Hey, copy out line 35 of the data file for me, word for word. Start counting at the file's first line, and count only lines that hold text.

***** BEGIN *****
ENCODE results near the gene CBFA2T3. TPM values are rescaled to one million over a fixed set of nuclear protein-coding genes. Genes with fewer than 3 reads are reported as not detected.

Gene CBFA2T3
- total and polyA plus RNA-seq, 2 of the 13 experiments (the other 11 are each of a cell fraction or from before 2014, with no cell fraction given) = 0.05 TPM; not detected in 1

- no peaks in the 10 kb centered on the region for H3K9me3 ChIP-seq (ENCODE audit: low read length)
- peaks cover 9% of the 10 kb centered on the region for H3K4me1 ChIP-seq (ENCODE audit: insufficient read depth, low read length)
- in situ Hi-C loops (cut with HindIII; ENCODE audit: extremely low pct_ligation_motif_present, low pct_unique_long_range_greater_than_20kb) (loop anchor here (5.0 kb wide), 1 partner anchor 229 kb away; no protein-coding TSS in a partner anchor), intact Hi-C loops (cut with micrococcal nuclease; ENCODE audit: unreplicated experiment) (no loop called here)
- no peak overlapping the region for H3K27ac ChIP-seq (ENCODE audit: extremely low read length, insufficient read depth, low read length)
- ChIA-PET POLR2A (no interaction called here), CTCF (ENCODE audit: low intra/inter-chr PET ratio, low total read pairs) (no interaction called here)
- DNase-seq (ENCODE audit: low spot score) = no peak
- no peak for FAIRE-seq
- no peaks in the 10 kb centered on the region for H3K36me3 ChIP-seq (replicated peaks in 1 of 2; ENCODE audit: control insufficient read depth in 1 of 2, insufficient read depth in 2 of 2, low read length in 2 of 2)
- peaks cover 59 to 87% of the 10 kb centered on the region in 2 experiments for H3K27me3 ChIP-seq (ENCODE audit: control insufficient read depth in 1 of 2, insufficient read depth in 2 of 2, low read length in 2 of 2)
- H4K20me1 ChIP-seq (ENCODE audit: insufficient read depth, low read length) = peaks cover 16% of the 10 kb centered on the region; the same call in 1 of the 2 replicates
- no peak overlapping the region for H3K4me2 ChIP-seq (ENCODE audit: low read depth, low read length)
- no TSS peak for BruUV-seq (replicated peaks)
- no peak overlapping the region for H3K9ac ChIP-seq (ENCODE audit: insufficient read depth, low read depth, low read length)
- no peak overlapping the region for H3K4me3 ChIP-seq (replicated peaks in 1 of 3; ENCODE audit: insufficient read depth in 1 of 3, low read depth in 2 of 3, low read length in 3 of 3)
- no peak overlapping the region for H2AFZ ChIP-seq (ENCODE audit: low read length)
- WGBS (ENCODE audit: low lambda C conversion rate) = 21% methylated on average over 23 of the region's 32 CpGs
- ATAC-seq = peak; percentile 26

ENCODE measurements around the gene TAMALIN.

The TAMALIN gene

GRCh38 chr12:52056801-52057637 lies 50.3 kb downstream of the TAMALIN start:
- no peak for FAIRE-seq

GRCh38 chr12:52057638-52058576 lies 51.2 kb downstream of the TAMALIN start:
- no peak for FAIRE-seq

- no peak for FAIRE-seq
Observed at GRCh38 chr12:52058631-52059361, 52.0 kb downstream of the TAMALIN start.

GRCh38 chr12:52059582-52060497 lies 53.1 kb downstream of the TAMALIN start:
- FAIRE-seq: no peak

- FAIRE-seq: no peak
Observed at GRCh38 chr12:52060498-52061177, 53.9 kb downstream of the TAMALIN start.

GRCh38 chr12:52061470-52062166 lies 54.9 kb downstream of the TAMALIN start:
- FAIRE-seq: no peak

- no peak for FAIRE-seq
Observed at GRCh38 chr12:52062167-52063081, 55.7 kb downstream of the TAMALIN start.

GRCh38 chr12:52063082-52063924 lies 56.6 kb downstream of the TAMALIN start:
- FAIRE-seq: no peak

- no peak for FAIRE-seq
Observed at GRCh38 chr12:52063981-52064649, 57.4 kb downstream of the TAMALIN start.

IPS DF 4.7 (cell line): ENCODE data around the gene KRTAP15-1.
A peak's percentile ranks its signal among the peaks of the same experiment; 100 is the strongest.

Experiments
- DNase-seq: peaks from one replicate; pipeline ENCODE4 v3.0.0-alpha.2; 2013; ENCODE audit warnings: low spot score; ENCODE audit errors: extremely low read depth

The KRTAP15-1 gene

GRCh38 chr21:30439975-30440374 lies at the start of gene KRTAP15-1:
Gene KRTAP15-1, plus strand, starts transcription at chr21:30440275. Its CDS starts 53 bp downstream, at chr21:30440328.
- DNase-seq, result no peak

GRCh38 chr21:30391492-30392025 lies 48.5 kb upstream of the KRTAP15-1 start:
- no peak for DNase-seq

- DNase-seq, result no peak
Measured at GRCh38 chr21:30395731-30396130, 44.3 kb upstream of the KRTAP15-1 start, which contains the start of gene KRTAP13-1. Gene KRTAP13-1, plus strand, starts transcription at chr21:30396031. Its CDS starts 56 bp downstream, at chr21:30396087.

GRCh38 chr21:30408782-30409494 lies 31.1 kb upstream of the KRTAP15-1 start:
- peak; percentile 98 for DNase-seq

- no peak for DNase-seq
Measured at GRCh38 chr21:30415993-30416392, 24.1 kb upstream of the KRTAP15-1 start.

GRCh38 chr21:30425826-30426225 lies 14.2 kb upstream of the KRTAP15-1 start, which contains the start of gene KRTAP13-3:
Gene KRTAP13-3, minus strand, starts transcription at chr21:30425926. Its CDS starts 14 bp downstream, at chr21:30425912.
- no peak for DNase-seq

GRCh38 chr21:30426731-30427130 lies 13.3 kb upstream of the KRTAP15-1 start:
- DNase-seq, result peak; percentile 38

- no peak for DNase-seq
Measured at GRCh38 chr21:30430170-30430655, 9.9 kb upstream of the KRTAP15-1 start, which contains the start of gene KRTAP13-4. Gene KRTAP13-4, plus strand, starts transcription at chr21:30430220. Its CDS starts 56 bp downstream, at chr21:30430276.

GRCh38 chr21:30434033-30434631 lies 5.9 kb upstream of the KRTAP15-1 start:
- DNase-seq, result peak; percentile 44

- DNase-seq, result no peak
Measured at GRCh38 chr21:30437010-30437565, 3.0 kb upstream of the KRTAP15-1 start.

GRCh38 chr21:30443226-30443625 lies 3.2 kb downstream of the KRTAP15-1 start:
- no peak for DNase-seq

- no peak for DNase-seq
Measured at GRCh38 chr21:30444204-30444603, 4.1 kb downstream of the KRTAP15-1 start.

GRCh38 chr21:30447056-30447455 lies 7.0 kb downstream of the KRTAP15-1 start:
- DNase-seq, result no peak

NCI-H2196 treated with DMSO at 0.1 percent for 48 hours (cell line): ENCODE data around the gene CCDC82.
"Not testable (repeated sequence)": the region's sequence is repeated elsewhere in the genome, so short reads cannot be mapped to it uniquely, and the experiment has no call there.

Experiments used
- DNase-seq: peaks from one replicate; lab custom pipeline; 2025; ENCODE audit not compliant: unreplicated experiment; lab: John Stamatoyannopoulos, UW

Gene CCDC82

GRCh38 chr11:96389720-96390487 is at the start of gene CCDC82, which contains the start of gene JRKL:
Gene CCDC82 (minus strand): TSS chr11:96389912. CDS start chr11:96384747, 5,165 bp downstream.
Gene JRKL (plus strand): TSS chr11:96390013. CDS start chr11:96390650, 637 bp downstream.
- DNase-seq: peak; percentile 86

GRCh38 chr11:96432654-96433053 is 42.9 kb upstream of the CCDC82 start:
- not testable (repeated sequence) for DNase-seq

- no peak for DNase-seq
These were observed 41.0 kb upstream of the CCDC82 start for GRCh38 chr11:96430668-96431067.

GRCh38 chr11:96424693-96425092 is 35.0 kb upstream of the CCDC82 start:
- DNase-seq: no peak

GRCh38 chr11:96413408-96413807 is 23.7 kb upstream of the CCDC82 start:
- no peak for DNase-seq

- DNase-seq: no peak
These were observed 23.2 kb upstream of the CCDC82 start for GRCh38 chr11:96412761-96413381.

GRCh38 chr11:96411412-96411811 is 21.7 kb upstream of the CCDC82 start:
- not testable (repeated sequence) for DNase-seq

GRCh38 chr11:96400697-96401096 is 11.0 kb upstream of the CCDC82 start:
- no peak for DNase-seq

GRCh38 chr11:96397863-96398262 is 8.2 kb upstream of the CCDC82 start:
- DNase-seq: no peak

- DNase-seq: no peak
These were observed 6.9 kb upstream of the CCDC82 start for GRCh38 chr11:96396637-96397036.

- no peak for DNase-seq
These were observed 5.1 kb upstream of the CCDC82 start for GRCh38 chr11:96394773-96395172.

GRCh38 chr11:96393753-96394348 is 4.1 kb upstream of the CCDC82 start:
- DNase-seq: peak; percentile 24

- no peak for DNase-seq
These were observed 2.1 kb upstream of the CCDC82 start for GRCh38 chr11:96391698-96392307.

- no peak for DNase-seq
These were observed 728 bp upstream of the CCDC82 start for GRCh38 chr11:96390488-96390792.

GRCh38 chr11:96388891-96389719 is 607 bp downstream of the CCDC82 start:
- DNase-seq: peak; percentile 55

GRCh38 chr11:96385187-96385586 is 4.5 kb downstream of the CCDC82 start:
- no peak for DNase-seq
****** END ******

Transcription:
- no peak for FAIRE-seq